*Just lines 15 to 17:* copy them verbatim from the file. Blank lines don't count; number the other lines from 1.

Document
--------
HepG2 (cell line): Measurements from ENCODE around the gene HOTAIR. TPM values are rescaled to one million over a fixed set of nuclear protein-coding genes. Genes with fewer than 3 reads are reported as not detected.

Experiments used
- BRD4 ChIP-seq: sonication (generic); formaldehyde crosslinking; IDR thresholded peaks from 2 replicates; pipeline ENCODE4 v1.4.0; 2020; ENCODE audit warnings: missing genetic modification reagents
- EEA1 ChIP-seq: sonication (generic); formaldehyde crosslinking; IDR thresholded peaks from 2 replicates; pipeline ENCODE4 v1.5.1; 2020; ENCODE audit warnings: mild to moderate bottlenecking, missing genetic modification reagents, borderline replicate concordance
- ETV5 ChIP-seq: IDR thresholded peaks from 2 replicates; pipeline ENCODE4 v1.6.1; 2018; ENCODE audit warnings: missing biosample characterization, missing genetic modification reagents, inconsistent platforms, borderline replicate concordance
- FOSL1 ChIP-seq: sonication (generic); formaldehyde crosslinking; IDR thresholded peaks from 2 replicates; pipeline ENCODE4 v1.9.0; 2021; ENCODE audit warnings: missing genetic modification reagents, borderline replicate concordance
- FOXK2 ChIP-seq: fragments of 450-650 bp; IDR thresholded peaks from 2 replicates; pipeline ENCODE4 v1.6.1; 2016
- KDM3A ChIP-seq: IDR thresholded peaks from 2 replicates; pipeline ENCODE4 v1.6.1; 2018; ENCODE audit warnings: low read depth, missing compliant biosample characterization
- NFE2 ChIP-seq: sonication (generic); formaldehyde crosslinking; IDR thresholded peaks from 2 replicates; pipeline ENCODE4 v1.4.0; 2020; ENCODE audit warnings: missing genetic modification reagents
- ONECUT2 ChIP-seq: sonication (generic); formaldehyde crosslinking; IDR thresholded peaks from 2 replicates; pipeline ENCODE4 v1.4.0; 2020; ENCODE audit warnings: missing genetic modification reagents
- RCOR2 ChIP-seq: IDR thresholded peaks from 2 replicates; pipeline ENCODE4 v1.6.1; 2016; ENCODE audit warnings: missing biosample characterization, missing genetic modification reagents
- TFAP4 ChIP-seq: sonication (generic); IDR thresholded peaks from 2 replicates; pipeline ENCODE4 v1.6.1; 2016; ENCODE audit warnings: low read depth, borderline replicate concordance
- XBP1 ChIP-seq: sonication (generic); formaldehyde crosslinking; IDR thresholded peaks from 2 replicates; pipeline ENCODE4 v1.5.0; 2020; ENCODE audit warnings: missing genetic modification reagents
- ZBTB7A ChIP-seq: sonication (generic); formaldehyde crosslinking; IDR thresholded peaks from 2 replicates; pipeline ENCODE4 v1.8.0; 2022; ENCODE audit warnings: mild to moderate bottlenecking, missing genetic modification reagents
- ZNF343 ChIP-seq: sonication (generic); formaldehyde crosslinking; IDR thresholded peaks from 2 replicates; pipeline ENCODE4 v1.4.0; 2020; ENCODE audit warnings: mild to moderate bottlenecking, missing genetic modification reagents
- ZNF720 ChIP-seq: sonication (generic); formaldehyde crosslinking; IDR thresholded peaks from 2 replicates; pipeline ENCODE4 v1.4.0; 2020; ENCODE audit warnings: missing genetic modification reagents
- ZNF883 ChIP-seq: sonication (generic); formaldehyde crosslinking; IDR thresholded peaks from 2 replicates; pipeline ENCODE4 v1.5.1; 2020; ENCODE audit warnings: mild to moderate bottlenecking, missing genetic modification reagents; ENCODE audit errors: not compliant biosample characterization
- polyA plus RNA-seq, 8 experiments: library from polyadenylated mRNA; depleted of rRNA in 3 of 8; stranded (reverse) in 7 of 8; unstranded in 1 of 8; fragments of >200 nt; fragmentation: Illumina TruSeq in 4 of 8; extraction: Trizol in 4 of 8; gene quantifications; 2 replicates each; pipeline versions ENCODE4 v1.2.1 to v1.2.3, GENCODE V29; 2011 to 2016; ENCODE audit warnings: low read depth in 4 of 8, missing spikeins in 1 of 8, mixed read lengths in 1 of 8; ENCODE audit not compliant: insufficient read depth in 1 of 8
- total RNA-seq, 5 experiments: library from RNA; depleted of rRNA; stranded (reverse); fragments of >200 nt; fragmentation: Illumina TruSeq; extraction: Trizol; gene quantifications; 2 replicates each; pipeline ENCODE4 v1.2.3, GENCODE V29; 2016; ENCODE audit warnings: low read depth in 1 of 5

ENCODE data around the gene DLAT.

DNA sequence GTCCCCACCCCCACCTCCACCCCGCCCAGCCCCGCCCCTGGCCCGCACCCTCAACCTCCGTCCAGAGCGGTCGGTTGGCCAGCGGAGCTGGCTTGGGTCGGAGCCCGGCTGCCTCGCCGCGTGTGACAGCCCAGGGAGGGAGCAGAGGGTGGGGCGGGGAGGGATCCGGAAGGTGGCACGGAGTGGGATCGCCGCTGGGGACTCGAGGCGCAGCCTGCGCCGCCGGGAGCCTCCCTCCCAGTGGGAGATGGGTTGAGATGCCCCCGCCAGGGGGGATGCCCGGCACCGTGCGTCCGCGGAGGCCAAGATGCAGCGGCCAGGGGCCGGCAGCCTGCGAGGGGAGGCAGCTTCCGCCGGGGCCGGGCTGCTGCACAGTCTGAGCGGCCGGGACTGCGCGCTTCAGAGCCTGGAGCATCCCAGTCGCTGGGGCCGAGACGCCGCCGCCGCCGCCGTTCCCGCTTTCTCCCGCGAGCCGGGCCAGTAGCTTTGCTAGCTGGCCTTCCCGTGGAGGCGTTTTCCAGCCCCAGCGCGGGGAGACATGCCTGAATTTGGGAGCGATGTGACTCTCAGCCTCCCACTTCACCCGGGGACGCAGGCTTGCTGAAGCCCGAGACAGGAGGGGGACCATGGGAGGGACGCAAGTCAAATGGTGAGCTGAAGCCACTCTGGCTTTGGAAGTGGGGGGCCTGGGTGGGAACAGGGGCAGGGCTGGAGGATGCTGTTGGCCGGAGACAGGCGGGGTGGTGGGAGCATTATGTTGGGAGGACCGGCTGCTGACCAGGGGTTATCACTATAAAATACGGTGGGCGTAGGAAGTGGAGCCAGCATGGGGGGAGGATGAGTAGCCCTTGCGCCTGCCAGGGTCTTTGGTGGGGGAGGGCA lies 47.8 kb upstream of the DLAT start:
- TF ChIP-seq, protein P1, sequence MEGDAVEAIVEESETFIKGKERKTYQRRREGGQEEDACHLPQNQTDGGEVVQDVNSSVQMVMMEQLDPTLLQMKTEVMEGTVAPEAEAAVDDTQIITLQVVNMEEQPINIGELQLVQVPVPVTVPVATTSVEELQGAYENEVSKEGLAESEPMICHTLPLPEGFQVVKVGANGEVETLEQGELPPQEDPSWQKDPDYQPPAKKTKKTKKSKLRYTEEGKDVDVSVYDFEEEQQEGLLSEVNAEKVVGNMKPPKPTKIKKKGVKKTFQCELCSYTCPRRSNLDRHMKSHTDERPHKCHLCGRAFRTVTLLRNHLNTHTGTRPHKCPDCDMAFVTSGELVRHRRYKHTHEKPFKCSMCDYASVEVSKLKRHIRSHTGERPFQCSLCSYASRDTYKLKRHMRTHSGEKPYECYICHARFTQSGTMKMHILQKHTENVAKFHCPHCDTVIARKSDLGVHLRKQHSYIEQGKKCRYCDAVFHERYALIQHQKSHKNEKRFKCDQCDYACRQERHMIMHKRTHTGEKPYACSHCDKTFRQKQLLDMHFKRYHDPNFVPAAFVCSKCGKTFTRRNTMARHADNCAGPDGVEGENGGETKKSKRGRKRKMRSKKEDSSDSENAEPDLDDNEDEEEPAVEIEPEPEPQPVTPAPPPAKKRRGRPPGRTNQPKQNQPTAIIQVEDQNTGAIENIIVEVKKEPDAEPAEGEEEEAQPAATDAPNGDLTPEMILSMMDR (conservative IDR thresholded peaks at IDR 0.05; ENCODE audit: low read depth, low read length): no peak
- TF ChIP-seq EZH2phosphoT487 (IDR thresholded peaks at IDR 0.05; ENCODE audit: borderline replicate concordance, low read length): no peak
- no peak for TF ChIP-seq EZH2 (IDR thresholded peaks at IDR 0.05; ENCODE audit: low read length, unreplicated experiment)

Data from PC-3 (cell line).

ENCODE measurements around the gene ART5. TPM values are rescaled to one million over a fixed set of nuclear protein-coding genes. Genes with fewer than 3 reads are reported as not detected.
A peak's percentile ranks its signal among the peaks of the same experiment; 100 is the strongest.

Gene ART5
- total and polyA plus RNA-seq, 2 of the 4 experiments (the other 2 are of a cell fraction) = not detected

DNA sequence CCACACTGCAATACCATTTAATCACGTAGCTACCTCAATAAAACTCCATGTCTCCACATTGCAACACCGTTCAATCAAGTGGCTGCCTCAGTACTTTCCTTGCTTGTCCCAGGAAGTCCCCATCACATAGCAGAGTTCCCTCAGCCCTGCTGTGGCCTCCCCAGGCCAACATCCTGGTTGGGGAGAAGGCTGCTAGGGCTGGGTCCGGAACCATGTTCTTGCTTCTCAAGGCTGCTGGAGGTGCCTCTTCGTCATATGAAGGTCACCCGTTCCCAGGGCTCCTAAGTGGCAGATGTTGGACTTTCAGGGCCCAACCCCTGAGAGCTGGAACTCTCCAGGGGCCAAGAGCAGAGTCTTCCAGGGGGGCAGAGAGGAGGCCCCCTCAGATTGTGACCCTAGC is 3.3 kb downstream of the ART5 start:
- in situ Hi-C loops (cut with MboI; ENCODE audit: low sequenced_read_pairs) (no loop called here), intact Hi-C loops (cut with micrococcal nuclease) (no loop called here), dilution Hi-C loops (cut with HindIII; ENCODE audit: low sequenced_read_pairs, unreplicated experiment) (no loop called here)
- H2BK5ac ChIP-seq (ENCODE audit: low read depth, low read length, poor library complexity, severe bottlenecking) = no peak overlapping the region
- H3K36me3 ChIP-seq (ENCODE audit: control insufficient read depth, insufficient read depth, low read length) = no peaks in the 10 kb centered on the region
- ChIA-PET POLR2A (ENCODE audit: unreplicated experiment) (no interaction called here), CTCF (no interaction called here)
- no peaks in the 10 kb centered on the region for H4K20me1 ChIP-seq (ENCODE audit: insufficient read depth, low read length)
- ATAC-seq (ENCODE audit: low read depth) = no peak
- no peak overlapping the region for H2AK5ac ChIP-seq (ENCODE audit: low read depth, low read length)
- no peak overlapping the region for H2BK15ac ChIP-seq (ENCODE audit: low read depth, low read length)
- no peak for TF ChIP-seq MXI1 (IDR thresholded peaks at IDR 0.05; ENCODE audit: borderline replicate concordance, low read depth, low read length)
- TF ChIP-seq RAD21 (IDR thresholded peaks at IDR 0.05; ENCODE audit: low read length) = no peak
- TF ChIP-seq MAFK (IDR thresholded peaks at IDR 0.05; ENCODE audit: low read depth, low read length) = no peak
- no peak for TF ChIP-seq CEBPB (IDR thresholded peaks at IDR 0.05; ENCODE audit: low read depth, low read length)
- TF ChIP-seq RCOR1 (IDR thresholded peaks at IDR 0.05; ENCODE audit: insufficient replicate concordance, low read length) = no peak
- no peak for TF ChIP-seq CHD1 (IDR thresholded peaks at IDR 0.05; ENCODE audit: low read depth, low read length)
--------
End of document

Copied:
- ZNF343 ChIP-seq: sonication (generic); formaldehyde crosslinking; IDR thresholded peaks from 2 replicates; pipeline ENCODE4 v1.4.0; 2020; ENCODE audit warnings: mild to moderate bottlenecking, missing genetic modification reagents
- ZNF720 ChIP-seq: sonication (generic); formaldehyde crosslinking; IDR thresholded peaks from 2 replicates; pipeline ENCODE4 v1.4.0; 2020; ENCODE audit warnings: missing genetic modification reagents
- ZNF883 ChIP-seq: sonication (generic); formaldehyde crosslinking; IDR thresholded peaks from 2 replicates; pipeline ENCODE4 v1.5.1; 2020; ENCODE audit warnings: mild to moderate bottlenecking, missing genetic modification reagents; ENCODE audit errors: not compliant biosample characterization